Do you really think, as Donald Trump said several days ago, that “We’re back,” and the crisis is ending? You shouldn’t. We need to be smarter and do more. So I write in response to Mr. Bishop’s rejection of the $3 trillion in new aid for Americans suffering from COVID-19 last weekend. Like his buddy, Rep. Chris Stewart, he apparently feels such aid is unnecessary. In Stewart’s assertion at a town hall last week, he complained that to do so would be a “socialist wish list.” It’s such ludicrous and uncaring rhetoric, especially coming from Utahns who allegedly hold certain Christian beliefs.

Mr. Bishop fears it would add to the federal debt. If he had actually been concerned about the federal debt, he wouldn't have voted for the huge 2017 tax cuts that his beloved GOP and Donald Trump carried out, the one that mostly benefited big business while weakening the economy and putting it in a precarious position after President Obama’s eight year success. That action made us extremely vulnerable and pushed the nation into deeper new debt which grew to a total of $23 trillion, mostly aiding big business and America’s wealthy. Mr. Bishop supported that policy because, apparently, he does believe in a certain kind of “socialism” for rich Americans and gigantic corporations.

The terrible economic picture of Trump’s America today shows how bad things are. The national debt indicates we’re at nearly $25 trillion, an amount which translates to some $66,000 in debt for every citizen.

Making matters worse, we’re now in the Coronavirus pandemic without a plan because of foolhardy assumptions that the Trump economy would last forever. The administration had been warned of future crises but took no actions to prepare. While many Utah families practice good financial planning, have savings and prepare for uncertain futures, neither Congress nor the White House seem to practice wise family finance. Although numerous experts predicted there would be new and dangerous future pandemics, Trump and the GOP couldn’t imagine such a future. They saw no need to be wise or frugal. Then in late 2019 when the Coronavirus emerged, they looked the other way, defiantly claiming it would “quickly disappear” so they could again grow the economy.

Now they are forced to begin “paying the piper.” Trump had predicted in January, “We have it very well under control.” He complained that he hated any bailouts while Sen. McConnell whined at having to act charitably toward those who suffer. For political reasons, they finally agreed to support a relief package of over $2 trillion in aid. Yet COVID-19 clearly wasn’t controlled, but has raged on so that we now have some 1.5 million Americans becoming dangerously ill and more than 90,000 who have died. Almost everyone knows it will continue to get worse.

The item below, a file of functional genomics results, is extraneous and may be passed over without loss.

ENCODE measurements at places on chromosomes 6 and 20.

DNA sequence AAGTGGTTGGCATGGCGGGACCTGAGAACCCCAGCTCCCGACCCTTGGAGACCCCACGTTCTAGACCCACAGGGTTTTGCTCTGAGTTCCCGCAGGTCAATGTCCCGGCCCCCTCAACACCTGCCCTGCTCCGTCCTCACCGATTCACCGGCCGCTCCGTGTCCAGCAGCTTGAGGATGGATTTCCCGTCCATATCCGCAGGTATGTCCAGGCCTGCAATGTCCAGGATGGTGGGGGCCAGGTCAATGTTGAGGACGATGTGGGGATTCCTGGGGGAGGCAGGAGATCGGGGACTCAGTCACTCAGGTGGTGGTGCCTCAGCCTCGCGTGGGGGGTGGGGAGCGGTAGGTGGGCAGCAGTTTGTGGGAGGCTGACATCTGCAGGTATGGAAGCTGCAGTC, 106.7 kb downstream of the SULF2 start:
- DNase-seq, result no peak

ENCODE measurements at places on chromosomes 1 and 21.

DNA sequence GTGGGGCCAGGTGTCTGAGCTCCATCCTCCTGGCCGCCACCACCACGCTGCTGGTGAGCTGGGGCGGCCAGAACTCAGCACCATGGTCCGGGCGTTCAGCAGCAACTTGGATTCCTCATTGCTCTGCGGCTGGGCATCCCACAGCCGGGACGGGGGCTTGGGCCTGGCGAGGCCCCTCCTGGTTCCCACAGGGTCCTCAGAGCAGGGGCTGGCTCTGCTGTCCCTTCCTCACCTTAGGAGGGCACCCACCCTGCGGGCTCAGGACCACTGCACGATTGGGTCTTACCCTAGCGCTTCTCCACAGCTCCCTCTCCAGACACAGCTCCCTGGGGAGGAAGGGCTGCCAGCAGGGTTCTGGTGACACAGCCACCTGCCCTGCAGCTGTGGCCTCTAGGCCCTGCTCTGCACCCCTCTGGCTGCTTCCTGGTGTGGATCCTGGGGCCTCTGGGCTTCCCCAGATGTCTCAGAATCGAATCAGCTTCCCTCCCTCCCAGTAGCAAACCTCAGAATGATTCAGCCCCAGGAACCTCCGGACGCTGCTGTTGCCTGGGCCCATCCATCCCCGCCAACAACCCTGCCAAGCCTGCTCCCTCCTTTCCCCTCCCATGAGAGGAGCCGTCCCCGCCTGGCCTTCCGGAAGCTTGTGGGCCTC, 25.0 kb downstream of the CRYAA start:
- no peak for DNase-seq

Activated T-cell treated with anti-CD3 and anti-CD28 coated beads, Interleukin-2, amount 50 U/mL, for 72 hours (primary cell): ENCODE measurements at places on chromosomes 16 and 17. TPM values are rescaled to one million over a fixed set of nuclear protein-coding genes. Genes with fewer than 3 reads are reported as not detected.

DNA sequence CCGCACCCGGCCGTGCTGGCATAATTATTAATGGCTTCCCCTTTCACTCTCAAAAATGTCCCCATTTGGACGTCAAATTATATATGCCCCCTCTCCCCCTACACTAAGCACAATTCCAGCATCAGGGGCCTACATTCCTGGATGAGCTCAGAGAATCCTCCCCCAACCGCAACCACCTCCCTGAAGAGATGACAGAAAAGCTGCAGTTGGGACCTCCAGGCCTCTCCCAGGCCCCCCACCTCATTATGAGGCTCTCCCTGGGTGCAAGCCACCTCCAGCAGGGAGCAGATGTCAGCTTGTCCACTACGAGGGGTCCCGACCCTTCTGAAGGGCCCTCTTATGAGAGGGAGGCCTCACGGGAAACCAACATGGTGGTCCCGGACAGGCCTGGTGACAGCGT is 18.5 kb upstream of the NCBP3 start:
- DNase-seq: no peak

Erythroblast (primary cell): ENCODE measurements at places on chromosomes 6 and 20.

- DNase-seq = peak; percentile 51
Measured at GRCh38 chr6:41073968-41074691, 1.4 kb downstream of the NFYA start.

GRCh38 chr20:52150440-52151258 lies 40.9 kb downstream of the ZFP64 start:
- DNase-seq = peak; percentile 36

So last weekend, the newest House stimulus bill was voted on, the “Heroes Act.” It provides some $3 trillion more to help those who are sick, hungry and unemployed. Here’s what it includes: $200 billion in hazard pay for health workers; $1 trillion to help local governments pay police, fire, Native American tribes and other essential workers; $75 billion for coronavirus testing; more money to assist the now more than 36 million Americans who’ve lost their jobs; $175 billion for housing assistance; and new stimulus money for all individuals. Of course, it won’t include giving new dollars to officials like Mr. Bishop and friends in Congress and the White House. But they already enjoy permanent high-paying jobs, as well as “golden benefits” like generous healthcare plans and huge retirement pensions.

I strongly support the masses who are suffering during this tragic time of pain and increased poverty. More economic assistance is required. I have a Ph.D. and have taught MBA students at various universities for decades, so I know a bit about economic theory. Utah’s congressional delegation is wrong. It’s definitely not bad policy or “socialism” to feed impoverished kids, help small firms or assist with rent payments as millions lose their jobs. A more accurate statement would be that such actions are Americanism at its greatest.

Warner Woodworth is a social entrepreneur and professor emeritus at Brigham Young University's Marriott School of Management. He is also a consultant to major corporations, governments, NGOs and trade unions. Woodworth has produced 10 books and more than 200 articles, book chapters and conference papers.

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